Hey there, time traveller!
This article was published 14/8/2012 (1444 days ago), so information in it may no longer be current.
PRIME Minister Stephen Harper's government has done the right thing by more than doubling Canadian emergency aid to Syria's suffering people in a concerted move with the United States, Britain and other allies. The ghastly civil conflict has spawned a human exodus that cries out for help.
Syrian refugees are fleeing unimaginable brutality at home, only to find themselves nomads in what one described as a living "hell" in ever-expanding refugee camps beyond their shattered country's borders.
Foreign Affairs Minister John Baird minced no words on his weekend swing through Lebanon and Jordan, calling the crisis in Syria "tremendously horrifying." The fighting that has engulfed Damascus, Aleppo and other cities has left 20,000 dead, 850,000 internally displaced and in need of food aid, and 200,000 or more fleeing to Turkey, Jordan, Lebanon and Iraq. It has led to calls to give Syria's rebels more diplomatic support, material assistance, weapons and even air cover.
Given the United Nations Security Council's failure to authorize tougher sanctions or military action against the fury of President Bashar Assad's criminal regime, the world has a moral obligation to heed a recent UN appeal to assist civilians caught in the crossfire, and a practical interest in preventing the crisis from destabilizing the entire region.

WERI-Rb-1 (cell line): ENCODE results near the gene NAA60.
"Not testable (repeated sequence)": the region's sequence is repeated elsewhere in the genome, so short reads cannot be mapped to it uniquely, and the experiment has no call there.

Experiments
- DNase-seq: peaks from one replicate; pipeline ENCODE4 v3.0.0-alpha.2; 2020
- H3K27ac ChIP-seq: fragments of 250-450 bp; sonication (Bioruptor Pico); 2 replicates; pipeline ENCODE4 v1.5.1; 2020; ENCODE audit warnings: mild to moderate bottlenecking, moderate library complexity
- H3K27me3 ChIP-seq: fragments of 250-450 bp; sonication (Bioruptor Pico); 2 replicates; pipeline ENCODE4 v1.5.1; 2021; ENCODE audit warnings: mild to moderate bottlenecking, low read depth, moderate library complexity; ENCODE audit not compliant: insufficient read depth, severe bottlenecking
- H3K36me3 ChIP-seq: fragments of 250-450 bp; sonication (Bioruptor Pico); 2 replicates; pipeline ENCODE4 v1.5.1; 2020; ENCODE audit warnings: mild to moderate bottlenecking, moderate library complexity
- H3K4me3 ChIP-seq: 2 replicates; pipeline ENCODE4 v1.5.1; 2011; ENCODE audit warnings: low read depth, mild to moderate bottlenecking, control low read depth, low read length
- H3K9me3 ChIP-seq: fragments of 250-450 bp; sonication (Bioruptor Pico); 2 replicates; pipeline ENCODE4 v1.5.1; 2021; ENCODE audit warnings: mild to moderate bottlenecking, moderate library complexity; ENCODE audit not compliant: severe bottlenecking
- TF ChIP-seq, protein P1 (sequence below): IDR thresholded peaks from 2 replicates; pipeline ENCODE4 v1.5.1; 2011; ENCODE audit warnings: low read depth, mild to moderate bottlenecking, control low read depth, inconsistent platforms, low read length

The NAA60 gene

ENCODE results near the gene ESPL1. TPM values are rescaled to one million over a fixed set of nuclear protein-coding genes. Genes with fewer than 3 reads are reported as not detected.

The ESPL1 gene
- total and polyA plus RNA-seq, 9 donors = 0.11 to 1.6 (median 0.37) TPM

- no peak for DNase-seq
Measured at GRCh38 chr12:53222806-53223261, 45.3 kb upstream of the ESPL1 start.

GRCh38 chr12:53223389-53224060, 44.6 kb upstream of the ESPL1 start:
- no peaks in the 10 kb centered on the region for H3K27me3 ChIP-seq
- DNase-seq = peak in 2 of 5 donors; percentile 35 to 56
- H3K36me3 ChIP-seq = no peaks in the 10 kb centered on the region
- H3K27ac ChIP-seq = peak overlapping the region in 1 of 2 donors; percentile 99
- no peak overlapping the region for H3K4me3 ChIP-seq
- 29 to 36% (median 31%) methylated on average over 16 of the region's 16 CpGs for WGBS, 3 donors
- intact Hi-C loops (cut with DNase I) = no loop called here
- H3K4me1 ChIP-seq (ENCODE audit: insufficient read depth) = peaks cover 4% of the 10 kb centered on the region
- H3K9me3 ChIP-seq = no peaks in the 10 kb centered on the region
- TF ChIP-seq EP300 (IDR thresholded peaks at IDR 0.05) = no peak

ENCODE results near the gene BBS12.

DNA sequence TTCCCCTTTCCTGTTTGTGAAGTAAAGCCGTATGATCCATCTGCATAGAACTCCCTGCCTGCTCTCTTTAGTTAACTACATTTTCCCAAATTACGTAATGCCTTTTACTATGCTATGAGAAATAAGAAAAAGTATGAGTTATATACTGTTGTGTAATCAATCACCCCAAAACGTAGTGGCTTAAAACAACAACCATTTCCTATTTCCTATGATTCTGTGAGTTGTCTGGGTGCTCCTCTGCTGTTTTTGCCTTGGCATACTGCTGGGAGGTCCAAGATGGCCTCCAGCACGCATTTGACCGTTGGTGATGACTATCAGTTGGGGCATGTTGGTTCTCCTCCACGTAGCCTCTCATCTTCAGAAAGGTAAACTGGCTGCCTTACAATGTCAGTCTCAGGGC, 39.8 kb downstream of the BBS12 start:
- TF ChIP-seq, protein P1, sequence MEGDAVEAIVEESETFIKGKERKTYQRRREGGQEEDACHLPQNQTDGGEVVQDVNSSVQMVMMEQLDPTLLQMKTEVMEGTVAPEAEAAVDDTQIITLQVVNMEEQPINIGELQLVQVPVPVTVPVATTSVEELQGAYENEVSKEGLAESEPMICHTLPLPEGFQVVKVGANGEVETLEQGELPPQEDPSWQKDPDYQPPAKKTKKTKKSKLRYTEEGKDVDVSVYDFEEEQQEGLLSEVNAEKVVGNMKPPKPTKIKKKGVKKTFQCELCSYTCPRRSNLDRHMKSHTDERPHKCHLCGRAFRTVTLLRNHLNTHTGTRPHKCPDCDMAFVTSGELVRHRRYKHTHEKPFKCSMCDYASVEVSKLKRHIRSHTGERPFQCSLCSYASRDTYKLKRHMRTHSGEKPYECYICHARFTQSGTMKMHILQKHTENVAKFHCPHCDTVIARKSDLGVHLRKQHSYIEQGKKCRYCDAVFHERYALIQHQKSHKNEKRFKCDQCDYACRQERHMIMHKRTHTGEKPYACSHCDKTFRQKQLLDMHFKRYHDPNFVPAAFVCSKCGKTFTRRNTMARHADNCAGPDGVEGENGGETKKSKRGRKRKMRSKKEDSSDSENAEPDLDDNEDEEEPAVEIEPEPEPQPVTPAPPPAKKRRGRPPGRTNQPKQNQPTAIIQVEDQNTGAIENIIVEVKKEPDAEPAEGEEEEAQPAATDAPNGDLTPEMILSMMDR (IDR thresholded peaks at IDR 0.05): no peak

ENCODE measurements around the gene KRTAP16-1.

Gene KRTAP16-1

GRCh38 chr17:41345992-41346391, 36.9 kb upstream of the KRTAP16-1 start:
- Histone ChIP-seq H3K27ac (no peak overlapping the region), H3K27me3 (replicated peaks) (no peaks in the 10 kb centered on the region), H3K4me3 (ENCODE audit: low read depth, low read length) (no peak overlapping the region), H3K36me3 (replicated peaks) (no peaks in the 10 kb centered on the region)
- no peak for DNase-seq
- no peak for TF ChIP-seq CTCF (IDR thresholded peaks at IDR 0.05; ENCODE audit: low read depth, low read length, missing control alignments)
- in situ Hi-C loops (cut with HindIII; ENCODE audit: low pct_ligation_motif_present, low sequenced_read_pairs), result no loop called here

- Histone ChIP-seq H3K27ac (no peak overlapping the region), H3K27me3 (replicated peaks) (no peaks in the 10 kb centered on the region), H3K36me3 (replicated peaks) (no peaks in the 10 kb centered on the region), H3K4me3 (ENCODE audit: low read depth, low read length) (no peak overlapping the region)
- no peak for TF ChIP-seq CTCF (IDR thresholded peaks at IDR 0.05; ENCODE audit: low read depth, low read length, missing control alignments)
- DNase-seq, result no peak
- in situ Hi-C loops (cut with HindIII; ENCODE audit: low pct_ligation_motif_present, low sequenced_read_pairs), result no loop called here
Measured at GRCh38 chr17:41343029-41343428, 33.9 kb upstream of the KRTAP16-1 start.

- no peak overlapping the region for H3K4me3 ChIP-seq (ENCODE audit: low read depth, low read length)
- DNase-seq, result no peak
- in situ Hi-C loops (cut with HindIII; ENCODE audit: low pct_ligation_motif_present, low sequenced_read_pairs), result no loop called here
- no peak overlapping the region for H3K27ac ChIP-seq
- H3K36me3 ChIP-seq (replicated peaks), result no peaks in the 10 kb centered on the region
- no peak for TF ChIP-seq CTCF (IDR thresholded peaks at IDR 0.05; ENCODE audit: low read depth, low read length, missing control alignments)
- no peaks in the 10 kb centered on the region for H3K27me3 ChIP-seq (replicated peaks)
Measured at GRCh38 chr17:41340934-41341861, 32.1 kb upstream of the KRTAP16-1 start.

The $10 million in aid Baird announced -- the bulk of which will be distributed by Jordan's government and the UN world food program -- is well within the comfort zone of most Canadians, who would prefer to lend a helping hand rather than be drawn into a war. Moreover, given that the Harper government has been accused of seeing the Mideast exclusively through an Israeli lens, this also was a way to show that Canada is ready to extend a helping hand to Arab states as well in times of need. That too is a good thing.
Canada's diplomatic and economic sanctions on the Assad regime are among the toughest by any country, but they will take time to work. By assisting Syrian civilians and refugees now, Ottawa shows that compassion for the Syrian people is also part of the mix. That can only strengthen our credibility in the Arab world.
Of course Baird's $10-million pledge, on top of $8.5 million before that, may not be the last. With the UN and our allies, we should do our share as needed to mitigate this tragedy.
As the costs of Syria's war rise, so too will pressure on Russia, China and Iran to stop shielding the Assad regime and to press the country's power brokers to bow to the world's demands for a political transition that takes into account the "legitimate aspirations" of the Syrian people, beginning with an end to the bloodshed and the delivery of urgently needed aid. As Ottawa rightly steps up its help, it builds capital to decry the trauma Assad's enablers continue to inflict on the region.